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A Brief History of Cringeworthy Special Effects In Rap Videos

These videos looked amazing when they came out. Now? Not so much.

Have you ever watched a movie you loved back in the day only to find that the special effects that were employed are so horrifically outdated you can’t even enjoy the movie anymore?

As much as the late '90s and early '00s were a formative period for techniques like CG animation and green screen wizardry, the resulting end products rarely hold up to our spoiled 2017 eyes. These days, the average PS4 game has more believable graphics than half the high-budget blockbusters that ruled the summers of my youth.

Don’t get me wrong, I love Star Wars as much as the next person, but you can’t tell me you don’t cringe yourself stupid when you see the horrendous CGI “updates” of the original three films. Not that claymation and puppets were ever a super believable medium, but you just kind of accepted it because that’s all they had back then.

For some reason, that same feeling of special effect nostalgia doesn’t hold up when it comes to videos from hip-hop's glory years. While I miss the wildly imaginative videos that came out decades ago, watching Snoop Dogg morph into a Doberman just doesn’t pack the same punch anymore.

So, as both an ode to how dope these videos were when they came out and a loving poke at how absolutely ridiculous they look now, I’ve assembled a brief history of hip-hop videos with special effects that do not hold up. Like, at all.

Wu-Tang Clan - “Triumph” ft. Cappadonna

Y’all remember this one? Hooooly shit. The absolutely bat-shit insane video for “Triumph” was directed by Brett Ratner, the man responsible for Rush Hour, so it’s safe to say that top-tier cinematic quality was never the ultimate goal.

Although “Triumph” kicks off with one of the most classic verses of all time, Inspectah Deck delivers it while sticking to a skyscraper like Spiderman in the most obvious display of “he was really just laying down on a green screen” of all time.

Also, they REALLY ran with the whole “killer bees” motif on this one. Not only does a swarm of bees engulf New York City and randomly manifest into the individual Wu-Tang members, the Clan themselves seem to be living in what I can only describe as a beehive vagina. I’m dead serious.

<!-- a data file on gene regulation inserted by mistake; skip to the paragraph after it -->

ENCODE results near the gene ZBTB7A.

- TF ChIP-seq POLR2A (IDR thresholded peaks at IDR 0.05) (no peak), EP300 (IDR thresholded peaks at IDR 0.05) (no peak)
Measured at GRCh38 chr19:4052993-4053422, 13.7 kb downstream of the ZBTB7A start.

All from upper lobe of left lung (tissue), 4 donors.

RZA is walking around a prison with weird-ass butterfly wings, Ghostface Killah and Raekwon had to share the same poorly conceptualized prison-slash-concert scene—the whole thing makes no sense.

Then you have U-God hanging like a bat from a dead tree for no reason. Oh yeah, and EVERYTHING IS ON FIRE. Why? Maybe it’s a visual representation of the lyrical fire being spewed, or maybe Wu-Tang just gave Brett Ratner $300,000 and said, “just make the video weird as fuck.”

Bone Thugs-n-Harmony - “Tha Crossroads”

OK, I know I’m treading on thin ice here, so I’ll try to keep it respectful. This is one of the most beloved songs and videos in hip-hop, and for good reason—as far as the song is concerned—but watching it in 2017 is like seeing the ex you used to be crazy over bumming in sweatpants with Cheetos stains on ‘em. What happened?

The video starts off with a pretty straightforward funeral scene, an apt setting for the song's emotional foundation. However, things start getting weird pretty quickly as a gangster-looking reaper comes to take the soul of the deceased.

This was probably totally appropriate back in the day, but this shit looks like a mixture of Ghost and that scene in The Sandlot where The Babe comes out of Benny Rodriguez's closet, and I don't mean that in a good way.

Again, I don't want to make light of the very real circumstances of young black men being lost to violence that inspired this song, but the way it's depicted in this video just does not hold up at all. People start disappearing out of thin air in what looks like a weird Power Point transition effect, complete with a "whoosh" sound.

Just when things couldn't get any weirder, a fallen homie's face appears in the facade of a brick building in a brilliantly terrible display of 1996 CGI capabilities.

The video ends with all the souls that the gangsterized angel of death collected climbing a gigantic afterlife mountain, complete with Eazy-E's spirit superimposed onto a blue sky. Again, probably totally appropriate in '96, but today this looks like the public access version of a video eulogy.